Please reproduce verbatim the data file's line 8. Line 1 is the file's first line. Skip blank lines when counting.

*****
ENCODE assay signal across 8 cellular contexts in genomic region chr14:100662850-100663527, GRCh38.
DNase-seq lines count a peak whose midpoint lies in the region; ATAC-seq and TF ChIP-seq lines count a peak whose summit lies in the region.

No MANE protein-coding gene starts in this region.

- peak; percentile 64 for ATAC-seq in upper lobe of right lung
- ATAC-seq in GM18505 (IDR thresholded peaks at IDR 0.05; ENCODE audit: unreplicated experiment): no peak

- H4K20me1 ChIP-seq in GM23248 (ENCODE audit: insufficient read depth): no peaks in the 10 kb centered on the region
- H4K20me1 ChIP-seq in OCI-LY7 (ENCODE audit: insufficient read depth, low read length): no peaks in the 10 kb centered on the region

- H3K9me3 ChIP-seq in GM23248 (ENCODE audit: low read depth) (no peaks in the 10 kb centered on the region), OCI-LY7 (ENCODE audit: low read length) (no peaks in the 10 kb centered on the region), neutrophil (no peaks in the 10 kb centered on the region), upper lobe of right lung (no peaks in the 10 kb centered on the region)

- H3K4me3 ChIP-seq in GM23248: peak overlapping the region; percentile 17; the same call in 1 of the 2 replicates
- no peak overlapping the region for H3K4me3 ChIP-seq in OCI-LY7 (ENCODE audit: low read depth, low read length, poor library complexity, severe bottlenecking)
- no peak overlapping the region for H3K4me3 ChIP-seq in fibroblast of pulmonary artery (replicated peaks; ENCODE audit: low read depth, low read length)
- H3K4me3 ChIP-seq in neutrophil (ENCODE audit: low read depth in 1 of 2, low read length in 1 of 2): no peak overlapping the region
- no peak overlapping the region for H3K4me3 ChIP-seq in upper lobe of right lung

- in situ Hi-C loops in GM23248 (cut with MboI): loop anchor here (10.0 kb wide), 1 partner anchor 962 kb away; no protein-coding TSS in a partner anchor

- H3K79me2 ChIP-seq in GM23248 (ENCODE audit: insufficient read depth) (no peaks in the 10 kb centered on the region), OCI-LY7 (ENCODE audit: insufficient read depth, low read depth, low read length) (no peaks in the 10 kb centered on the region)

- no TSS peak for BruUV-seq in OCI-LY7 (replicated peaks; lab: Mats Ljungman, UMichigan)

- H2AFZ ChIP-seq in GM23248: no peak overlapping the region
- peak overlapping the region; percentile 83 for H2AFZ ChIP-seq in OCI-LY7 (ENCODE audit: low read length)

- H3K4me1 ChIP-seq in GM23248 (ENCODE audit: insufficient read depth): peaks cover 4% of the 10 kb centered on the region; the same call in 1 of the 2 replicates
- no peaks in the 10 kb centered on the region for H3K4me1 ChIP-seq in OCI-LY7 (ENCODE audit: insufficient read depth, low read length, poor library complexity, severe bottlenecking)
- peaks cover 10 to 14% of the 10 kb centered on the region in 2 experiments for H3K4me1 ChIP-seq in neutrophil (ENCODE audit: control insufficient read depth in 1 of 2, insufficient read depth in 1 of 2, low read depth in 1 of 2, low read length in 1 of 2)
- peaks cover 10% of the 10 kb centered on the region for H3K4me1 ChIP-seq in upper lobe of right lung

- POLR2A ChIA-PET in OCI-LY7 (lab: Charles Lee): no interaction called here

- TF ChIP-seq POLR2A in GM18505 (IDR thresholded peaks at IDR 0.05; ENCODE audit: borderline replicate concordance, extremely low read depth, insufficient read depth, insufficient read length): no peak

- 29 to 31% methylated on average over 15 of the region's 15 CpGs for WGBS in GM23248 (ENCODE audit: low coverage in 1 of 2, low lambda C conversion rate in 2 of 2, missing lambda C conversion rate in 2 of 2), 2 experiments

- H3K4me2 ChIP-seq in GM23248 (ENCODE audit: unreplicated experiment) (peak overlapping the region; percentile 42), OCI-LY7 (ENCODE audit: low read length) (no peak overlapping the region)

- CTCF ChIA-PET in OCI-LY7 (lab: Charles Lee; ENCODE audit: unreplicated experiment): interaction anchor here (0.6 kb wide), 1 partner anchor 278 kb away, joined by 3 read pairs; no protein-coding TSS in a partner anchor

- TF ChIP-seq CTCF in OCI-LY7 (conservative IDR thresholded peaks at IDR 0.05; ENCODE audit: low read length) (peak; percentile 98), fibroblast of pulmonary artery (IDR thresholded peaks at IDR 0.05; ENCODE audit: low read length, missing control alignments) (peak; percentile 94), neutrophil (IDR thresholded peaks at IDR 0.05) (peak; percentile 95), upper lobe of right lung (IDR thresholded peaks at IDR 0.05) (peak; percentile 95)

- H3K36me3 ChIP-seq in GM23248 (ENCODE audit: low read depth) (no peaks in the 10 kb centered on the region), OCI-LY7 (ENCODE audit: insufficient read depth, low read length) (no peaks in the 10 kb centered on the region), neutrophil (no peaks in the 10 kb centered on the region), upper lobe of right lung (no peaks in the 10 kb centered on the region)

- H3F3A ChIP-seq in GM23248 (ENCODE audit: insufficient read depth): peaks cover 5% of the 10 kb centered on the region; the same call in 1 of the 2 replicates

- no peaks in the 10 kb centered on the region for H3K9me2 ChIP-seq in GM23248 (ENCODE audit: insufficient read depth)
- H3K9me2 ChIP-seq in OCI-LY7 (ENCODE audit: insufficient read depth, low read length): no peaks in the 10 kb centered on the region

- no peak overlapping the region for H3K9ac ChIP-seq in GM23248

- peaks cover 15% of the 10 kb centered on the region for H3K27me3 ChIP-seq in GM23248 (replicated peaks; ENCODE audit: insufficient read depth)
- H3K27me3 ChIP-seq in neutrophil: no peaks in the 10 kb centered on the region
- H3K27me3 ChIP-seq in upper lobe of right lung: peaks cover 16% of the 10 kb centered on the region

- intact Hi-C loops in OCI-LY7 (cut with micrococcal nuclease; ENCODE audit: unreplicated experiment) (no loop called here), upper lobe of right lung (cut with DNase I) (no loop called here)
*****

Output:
- H3K9me3 ChIP-seq in GM23248 (ENCODE audit: low read depth) (no peaks in the 10 kb centered on the region), OCI-LY7 (ENCODE audit: low read length) (no peaks in the 10 kb centered on the region), neutrophil (no peaks in the 10 kb centered on the region), upper lobe of right lung (no peaks in the 10 kb centered on the region)